Monkey Magic.

In #rabble12, Culture, Interviews, Print Editionby Bit ThompsonLeave a Comment


Guerilla Studios stakes a claim to be the studio for underground bands in Dublin. Bit Thompson caught up with John ‘Spud’ Murphy and asked why they set up a recording studio when the arse has fallen out of the industry.


Well, how’s it going? So tell me how youse got started in the recording business?

Well it started when I was in a band called Ilya K and we’d won the Murphy’s Live competition. We went around pricing studios and they were mad expensive. We all had a background in engineering and said “Fuck that, let’s set up a studio in the gaff. We already have some stuff and we can take our time and do it our own way.”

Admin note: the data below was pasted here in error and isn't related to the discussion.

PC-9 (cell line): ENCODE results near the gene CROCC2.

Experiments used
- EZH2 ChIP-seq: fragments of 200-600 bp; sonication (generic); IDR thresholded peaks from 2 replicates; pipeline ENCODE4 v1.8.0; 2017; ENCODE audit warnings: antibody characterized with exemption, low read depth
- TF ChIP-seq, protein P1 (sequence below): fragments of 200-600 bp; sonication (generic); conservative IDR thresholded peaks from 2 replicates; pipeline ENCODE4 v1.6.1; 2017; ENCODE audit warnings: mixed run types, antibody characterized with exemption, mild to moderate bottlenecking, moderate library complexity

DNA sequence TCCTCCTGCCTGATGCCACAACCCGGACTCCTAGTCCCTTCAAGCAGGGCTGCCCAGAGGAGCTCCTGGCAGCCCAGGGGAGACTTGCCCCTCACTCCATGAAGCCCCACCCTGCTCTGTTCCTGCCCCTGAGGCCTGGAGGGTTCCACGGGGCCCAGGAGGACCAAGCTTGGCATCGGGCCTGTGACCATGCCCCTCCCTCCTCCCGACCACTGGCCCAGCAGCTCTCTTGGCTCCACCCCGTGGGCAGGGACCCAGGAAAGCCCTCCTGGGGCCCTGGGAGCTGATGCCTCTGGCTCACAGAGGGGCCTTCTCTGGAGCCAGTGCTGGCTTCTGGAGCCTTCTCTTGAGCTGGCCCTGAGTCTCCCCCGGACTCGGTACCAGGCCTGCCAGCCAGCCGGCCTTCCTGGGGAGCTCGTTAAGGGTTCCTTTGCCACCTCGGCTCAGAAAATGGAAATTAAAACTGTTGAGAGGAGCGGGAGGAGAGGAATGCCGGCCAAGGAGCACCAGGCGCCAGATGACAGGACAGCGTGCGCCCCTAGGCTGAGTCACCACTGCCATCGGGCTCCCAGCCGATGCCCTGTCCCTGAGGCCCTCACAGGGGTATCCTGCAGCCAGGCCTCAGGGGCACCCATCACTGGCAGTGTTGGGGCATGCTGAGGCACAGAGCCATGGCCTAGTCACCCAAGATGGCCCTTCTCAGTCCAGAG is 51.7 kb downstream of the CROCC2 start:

So we did that and the first people to come in were Los Langeros and we did the Ilya K album, this was all in Cork by the way, then we had Percolator down and got on really well with them and that’s when I met Ian and asked him to help out and learn a bit on the job before starting into a college course. But even then, even with all the weird or leftfield bands there wasn’t that much music. That was just before the crash and there was still a bit of money about but it was crap. We were still getting paid in cans of Galahad for doing the Picnic.

So I guess the setting up of a recording studio was born from necessity?

Yeah. The first focus was really to do the Ilya K album and take it from there. We’d a little cottage where most of the band lived and we recorded everything there. I was offering to lend a hand in studios just to get some more knowledge. So it was probably a necessity on a couple of different fronts.

And were youse actively seeking out bands to record or how does that work?